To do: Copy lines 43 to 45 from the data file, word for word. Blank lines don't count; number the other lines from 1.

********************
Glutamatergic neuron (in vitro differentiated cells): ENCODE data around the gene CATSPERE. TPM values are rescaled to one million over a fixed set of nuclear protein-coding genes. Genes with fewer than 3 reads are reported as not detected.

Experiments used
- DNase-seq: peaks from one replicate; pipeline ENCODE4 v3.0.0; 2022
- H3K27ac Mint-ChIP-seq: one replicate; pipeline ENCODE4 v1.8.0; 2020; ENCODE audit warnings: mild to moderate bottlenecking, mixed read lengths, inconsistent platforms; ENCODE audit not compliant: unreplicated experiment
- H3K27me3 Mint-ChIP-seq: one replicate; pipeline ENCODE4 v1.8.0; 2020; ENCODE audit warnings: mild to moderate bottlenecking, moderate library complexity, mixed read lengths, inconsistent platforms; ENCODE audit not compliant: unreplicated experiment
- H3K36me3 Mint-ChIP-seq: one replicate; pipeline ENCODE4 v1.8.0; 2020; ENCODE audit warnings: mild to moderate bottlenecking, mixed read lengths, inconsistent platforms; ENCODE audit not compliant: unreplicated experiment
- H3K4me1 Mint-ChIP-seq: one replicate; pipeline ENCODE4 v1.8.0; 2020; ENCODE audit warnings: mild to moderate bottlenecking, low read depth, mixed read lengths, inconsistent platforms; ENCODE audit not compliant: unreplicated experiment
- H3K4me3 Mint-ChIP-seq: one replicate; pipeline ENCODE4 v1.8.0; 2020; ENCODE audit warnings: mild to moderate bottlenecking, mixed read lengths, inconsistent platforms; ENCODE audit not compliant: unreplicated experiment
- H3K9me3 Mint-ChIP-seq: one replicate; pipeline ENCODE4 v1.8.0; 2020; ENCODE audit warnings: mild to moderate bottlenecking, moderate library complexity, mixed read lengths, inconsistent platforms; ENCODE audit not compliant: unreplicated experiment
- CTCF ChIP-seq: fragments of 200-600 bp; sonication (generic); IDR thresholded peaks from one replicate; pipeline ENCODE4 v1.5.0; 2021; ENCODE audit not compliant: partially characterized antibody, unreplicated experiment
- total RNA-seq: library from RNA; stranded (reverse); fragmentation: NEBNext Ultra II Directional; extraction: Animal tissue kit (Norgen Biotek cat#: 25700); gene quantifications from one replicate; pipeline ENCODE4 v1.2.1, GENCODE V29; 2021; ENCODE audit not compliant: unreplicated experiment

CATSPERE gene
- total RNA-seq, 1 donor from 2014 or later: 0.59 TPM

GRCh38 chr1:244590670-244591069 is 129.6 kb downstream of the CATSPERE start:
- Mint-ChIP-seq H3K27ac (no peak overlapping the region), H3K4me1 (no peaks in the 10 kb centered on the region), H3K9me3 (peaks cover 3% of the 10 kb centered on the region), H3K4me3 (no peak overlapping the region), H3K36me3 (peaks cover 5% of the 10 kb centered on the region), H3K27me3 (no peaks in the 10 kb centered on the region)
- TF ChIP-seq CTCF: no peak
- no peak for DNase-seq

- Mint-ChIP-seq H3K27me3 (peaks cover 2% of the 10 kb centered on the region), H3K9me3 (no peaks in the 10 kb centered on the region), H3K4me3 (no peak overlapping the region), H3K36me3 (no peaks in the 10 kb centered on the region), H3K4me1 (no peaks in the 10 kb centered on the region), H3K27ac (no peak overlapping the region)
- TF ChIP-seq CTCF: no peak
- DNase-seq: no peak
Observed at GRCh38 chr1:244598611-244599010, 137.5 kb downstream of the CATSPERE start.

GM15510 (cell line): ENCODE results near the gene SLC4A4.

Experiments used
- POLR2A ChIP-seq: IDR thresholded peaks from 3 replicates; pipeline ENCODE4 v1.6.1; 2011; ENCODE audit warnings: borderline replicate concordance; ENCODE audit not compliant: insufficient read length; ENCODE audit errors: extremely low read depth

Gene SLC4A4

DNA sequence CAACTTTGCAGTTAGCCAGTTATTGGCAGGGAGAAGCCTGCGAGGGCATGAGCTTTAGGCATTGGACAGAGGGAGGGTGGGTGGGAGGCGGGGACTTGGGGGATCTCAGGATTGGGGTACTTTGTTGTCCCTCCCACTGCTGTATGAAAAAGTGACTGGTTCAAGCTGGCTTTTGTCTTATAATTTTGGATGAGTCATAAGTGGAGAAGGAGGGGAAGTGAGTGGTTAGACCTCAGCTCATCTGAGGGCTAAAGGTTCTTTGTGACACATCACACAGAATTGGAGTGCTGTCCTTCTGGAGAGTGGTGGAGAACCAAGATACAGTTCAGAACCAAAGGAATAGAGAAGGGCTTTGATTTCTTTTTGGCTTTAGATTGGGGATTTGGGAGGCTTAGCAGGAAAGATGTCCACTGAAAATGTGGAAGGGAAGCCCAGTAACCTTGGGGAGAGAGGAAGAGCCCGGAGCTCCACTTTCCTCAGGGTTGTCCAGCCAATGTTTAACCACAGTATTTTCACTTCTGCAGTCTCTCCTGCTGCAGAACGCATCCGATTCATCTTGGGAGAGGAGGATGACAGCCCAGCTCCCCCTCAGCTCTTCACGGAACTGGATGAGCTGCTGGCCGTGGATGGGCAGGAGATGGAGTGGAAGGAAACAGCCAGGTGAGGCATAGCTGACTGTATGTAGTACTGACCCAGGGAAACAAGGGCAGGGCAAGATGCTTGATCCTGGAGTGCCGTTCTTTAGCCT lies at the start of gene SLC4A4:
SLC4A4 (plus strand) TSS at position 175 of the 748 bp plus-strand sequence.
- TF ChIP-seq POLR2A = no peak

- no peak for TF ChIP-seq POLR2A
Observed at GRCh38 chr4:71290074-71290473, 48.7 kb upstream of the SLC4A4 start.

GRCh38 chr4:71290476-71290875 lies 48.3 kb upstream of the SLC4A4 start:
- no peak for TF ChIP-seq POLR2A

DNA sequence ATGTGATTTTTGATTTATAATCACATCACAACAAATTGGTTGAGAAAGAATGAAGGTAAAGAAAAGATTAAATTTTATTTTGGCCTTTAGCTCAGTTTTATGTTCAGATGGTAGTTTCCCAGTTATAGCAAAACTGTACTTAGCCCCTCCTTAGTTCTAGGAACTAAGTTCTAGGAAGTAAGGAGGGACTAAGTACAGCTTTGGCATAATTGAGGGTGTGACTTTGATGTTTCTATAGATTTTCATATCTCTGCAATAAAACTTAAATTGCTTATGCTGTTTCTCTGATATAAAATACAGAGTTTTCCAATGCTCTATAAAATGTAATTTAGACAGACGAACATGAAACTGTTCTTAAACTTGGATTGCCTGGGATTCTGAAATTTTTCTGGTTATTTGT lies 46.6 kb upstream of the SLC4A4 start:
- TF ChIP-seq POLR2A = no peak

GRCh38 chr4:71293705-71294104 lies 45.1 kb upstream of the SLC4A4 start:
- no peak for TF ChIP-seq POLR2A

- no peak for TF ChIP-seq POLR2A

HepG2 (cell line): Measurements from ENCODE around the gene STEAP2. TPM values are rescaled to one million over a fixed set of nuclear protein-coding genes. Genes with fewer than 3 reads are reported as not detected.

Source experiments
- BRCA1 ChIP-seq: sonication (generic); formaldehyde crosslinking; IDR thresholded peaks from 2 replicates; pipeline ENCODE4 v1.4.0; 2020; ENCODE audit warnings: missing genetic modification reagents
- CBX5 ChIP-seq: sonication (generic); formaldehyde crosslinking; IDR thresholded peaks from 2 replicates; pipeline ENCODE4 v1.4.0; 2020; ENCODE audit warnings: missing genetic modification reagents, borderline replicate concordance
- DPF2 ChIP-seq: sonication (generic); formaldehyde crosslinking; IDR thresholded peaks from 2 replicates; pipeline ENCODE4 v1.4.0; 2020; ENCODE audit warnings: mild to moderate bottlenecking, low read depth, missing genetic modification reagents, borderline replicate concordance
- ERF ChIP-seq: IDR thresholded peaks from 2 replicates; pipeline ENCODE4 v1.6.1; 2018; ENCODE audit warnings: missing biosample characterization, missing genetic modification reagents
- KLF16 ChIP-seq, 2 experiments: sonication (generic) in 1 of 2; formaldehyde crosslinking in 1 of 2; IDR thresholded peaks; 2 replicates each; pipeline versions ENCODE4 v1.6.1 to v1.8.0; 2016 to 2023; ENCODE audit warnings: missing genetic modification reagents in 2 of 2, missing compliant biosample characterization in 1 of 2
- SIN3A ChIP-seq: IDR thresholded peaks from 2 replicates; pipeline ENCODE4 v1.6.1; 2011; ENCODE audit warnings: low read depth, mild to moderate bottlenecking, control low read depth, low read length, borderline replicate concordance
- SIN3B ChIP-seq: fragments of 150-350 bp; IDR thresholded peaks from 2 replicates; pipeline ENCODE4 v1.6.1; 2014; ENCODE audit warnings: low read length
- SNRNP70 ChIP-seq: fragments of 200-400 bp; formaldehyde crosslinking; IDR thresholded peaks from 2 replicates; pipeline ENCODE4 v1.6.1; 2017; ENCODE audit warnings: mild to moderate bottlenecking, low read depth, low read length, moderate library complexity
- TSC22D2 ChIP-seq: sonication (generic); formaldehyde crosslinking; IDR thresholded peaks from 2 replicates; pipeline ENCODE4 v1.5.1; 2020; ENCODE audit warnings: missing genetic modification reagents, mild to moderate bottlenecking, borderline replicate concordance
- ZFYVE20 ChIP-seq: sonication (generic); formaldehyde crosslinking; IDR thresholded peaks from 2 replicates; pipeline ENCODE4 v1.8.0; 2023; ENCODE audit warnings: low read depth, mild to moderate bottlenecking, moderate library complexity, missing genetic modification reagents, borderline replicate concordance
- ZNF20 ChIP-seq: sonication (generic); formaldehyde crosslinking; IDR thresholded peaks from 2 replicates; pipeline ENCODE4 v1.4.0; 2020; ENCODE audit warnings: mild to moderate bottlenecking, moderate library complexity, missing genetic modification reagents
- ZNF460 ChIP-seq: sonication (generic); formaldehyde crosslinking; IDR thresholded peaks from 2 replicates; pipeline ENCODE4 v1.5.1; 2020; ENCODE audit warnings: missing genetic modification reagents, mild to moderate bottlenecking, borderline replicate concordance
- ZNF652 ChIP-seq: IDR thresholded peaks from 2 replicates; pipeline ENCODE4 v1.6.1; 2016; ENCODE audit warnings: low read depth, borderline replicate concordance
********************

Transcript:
- ERF ChIP-seq: IDR thresholded peaks from 2 replicates; pipeline ENCODE4 v1.6.1; 2018; ENCODE audit warnings: missing biosample characterization, missing genetic modification reagents
- KLF16 ChIP-seq, 2 experiments: sonication (generic) in 1 of 2; formaldehyde crosslinking in 1 of 2; IDR thresholded peaks; 2 replicates each; pipeline versions ENCODE4 v1.6.1 to v1.8.0; 2016 to 2023; ENCODE audit warnings: missing genetic modification reagents in 2 of 2, missing compliant biosample characterization in 1 of 2
- SIN3A ChIP-seq: IDR thresholded peaks from 2 replicates; pipeline ENCODE4 v1.6.1; 2011; ENCODE audit warnings: low read depth, mild to moderate bottlenecking, control low read depth, low read length, borderline replicate concordance